In my early college days in the dormitory at Oklahoma State University, I tried my first glass of Italian wine with a couple of friends. The tastings usually began at 10:30 with the local TV rerun of M*A*S*H, but inevitably ran a little later into a record or two. That often meant the Byrds, our hosts favorite group and a unique blend of something we all dug that was mellow enough not to disturb the neighbors. The other guy had invested in a nice wood box containing two reds and two whites, which is most of what I remember about it. No idea what was actually in that box—could’ve been Antinori, could have been Banfi, undoubtedly not Gaja. But we all wanted to learn something new and this was our square one. As is the case with most newbies, our taste buds were overwhelmed immediately and there were few notes of distinction. We all agreed that one smelled like cedar, a possibility we’d never considered before. Unfortunately, at the time we thought that was a fault.
My tastes are more refined than those early dorm room days, but it’s wise to not forget one’s roots and often a good idea to return to them. So it was with that memory in mind that I visited Europa Wine Merchant on the way home from work, looking for an Italian white wine; mentioning I particularly enjoyed minerality. I was pointed to a 2013 I Clivi Ribolla Gialla, which I’d never heard of, and headed home with the idea of an old recipe with better ingredients.
The record was in my head by the time I’d unlocked my bike to head home: McGuinn, Clark and Hillman. These were three of the original Byrds, which had disbanded some years before but these fellows had crossed paths on tour in Europe, played a few songs together for the fans, and decided to work together once more. There’s a particular energy to the record that comes from its objective. This was not a “band” playing together. These were three stone cold, solid, professional musicians performing their respective parts in a studio, wanting to prove they could write good songs, play and record them well--and make some money. Three careers were riding on this record. Two made out very well in the long run. It’s arguably overproduced. The recording of each instrument is pristine but there’s often an extra instrument for texture that’s not needed for the song. But this is one of my test records; usually about the third or fourth record I reach for when I listen to new stereo gear, because of the purity of the recording.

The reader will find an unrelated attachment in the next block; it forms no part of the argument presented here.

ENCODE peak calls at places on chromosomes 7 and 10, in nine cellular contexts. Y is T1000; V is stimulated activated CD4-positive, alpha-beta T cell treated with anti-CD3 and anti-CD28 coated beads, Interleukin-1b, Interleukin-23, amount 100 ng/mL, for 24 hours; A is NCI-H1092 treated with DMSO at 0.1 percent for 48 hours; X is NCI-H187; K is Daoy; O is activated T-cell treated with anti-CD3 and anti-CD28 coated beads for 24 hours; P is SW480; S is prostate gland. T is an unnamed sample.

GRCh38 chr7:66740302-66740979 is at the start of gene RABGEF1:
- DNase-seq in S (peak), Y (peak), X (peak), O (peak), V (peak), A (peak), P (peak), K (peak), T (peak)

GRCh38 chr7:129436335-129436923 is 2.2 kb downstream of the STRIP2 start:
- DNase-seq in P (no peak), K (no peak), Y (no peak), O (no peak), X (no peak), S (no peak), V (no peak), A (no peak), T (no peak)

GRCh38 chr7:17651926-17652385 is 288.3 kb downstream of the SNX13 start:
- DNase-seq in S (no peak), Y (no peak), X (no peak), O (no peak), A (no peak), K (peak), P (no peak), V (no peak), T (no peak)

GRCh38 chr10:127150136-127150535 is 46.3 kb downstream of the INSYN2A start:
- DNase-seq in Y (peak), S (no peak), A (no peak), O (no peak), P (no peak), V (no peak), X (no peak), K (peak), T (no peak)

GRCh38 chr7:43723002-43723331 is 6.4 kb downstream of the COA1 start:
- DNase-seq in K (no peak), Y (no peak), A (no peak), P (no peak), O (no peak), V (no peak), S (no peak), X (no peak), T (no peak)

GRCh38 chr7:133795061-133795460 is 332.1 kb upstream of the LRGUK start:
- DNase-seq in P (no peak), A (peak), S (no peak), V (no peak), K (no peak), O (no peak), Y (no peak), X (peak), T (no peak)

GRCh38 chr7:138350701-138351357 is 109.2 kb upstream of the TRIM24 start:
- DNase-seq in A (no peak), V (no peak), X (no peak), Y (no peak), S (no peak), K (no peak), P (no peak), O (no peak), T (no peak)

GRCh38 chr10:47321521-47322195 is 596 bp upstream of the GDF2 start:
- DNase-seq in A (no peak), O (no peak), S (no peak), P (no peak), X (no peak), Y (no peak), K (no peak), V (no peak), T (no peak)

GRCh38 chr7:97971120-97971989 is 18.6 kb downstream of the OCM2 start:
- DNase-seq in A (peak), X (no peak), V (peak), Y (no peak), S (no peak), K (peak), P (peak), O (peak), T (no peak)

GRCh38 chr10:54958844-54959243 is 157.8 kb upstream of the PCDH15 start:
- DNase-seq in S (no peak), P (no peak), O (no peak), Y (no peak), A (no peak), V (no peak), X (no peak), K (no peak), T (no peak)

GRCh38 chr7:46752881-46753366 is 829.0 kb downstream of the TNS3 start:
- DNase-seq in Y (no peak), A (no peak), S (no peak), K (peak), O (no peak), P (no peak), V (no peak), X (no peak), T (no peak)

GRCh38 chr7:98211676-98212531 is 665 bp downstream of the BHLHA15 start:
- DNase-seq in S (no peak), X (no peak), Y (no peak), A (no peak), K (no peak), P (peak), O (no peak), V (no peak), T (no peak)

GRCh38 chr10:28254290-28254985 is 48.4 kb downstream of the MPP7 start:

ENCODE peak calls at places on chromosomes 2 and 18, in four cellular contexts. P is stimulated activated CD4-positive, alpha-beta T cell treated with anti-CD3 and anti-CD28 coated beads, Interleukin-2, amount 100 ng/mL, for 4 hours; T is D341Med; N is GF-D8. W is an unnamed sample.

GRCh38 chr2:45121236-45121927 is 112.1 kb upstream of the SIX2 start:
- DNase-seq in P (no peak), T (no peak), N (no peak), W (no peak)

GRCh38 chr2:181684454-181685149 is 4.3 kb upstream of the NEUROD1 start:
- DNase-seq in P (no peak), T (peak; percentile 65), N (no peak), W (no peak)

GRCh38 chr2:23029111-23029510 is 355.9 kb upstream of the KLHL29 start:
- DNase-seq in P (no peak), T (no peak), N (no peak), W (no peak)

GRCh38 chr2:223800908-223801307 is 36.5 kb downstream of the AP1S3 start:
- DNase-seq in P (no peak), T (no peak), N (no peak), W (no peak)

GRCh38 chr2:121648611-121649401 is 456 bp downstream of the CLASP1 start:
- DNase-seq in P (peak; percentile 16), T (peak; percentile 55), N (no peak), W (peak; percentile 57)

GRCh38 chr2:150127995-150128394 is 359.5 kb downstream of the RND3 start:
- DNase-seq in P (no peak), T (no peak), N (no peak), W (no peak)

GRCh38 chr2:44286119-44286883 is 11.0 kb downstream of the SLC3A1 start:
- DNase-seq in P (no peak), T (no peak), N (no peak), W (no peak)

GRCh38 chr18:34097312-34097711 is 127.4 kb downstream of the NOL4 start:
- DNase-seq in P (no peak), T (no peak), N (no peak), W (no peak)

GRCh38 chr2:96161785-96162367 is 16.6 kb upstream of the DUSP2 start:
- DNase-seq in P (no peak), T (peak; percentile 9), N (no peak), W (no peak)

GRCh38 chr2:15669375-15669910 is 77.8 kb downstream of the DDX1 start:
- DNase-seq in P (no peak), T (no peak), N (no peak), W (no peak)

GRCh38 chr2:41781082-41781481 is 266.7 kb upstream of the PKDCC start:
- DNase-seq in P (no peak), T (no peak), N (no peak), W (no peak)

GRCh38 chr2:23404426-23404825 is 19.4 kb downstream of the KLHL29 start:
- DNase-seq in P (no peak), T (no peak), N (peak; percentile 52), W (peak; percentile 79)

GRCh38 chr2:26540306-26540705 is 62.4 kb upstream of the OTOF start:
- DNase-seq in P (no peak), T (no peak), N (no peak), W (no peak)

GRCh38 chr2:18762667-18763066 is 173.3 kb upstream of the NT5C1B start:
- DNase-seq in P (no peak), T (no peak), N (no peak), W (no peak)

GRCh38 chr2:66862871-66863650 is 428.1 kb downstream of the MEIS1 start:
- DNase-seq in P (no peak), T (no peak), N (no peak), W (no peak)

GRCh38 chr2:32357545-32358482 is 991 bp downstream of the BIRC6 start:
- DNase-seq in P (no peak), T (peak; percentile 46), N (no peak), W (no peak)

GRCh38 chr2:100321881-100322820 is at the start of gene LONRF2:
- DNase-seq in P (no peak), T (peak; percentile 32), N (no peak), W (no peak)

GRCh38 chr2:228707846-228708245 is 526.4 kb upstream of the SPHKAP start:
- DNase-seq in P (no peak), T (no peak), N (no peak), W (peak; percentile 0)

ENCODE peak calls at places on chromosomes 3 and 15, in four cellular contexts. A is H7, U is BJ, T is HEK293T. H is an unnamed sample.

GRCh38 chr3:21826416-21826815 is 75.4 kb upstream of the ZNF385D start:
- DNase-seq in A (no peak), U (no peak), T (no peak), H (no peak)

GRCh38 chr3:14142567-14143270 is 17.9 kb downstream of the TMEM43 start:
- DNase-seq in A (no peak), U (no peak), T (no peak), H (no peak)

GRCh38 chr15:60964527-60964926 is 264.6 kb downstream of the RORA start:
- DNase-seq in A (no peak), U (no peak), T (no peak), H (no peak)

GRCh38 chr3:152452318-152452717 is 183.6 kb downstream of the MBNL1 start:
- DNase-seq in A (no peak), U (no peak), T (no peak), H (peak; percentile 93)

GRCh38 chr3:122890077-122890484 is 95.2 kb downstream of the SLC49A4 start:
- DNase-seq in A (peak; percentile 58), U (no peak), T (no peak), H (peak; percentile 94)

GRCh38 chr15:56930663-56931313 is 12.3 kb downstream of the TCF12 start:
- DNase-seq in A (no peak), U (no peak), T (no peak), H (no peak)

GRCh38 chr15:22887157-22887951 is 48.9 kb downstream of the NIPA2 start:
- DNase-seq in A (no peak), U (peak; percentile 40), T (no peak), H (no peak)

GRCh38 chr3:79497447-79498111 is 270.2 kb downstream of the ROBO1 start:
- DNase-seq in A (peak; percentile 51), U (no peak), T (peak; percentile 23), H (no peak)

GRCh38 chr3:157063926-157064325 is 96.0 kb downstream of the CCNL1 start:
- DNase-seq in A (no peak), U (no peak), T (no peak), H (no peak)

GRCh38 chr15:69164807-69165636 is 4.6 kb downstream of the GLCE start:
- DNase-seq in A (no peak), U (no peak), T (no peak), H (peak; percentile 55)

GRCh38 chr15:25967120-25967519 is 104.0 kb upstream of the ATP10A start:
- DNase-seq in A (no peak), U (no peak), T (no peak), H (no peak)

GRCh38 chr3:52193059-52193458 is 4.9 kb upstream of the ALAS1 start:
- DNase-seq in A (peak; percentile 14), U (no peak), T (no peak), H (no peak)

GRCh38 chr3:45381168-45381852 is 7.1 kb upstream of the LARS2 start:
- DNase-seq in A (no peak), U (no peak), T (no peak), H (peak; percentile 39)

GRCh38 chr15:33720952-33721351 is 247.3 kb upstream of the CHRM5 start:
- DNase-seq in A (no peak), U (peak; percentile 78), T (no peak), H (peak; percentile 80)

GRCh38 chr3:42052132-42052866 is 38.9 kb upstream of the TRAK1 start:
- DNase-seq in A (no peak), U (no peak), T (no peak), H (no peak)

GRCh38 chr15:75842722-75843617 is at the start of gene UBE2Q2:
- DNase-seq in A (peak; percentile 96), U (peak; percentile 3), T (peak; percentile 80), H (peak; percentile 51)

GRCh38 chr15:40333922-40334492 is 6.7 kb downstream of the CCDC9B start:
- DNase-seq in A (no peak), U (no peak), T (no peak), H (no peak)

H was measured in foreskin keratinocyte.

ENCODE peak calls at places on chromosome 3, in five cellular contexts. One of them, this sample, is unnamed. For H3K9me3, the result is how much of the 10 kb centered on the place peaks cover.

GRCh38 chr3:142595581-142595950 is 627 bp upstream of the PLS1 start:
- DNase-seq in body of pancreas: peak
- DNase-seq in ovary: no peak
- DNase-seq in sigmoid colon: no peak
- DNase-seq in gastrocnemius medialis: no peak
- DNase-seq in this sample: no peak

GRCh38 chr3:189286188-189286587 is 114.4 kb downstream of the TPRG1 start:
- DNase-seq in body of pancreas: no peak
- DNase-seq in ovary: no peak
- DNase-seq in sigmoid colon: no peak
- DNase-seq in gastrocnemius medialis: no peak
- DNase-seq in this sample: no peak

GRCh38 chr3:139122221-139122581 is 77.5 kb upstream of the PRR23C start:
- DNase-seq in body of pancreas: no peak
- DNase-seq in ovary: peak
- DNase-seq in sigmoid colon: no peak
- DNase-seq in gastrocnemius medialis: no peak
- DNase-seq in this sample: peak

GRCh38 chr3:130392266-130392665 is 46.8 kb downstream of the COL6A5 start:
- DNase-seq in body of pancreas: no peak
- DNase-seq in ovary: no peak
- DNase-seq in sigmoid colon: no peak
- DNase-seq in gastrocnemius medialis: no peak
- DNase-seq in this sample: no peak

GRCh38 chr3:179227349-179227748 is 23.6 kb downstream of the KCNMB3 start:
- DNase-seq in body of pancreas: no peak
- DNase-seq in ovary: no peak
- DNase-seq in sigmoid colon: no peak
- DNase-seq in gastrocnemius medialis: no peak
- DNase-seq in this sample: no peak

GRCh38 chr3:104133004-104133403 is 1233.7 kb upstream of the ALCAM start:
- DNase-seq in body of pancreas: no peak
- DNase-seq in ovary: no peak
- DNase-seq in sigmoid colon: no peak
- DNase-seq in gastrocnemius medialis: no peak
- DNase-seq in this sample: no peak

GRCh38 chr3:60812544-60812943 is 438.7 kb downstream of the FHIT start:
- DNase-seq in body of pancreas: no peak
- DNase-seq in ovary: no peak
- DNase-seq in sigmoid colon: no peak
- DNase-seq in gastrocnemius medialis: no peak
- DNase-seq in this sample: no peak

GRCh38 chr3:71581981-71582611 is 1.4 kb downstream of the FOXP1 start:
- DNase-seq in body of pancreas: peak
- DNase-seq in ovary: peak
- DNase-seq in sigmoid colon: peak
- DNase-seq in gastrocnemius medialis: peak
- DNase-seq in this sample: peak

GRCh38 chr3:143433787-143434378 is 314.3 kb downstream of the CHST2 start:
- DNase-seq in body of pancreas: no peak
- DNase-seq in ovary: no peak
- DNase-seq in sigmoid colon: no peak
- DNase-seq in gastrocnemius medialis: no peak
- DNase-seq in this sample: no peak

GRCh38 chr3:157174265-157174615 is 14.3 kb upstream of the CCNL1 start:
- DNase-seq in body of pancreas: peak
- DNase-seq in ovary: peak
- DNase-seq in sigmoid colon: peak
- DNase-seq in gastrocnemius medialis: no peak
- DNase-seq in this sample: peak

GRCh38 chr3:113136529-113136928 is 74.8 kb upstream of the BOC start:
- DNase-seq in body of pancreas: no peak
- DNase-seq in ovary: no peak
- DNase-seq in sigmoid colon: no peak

I Clivi is from Fruili, at the northeast top of the boot, with Slovenia to the east and Austria to the north. The soil they call “ponca,” is chock full of calcium that imparts minerality to wines. Simpler, more straightforward than the New World wines I’d been drinking lately, but not austere. Lemon and tart nectarine flavors, but what I wanted was the stony, mineral note. I got it. A great wine!
Purity is where the two paths meet; both of purpose and execution. Ribolla Gialva is a simpler wine, but that simplicity is a beautiful thing. Not exactly a quaffer, but great with a nibble (I had salami and cucumbers), it finishes clean. Not so for McGuinn, Clark and Hillman, who at least caught a break with their timing. The Eagles were riding high but between albums, and the album was close enough to the SoCal sound that was on the radio then to put the album up on the charts, and put “Don’t You Write Her Off” into the Top 40. Chris Hillman’s career as a country artist ramped up shortly after. Roger McGuinn has become a PBS fundraising staple and distinguished gentleman of rock and roll. But Gene Clark died at 47, shortly after the Byrds’ induction into the Rock and Roll Hall of Fame. That’s a bittersweet ending, but if you pour a glass of wine and crank up the Byrds’ first album, you’ll Feel a Whole Lot Better.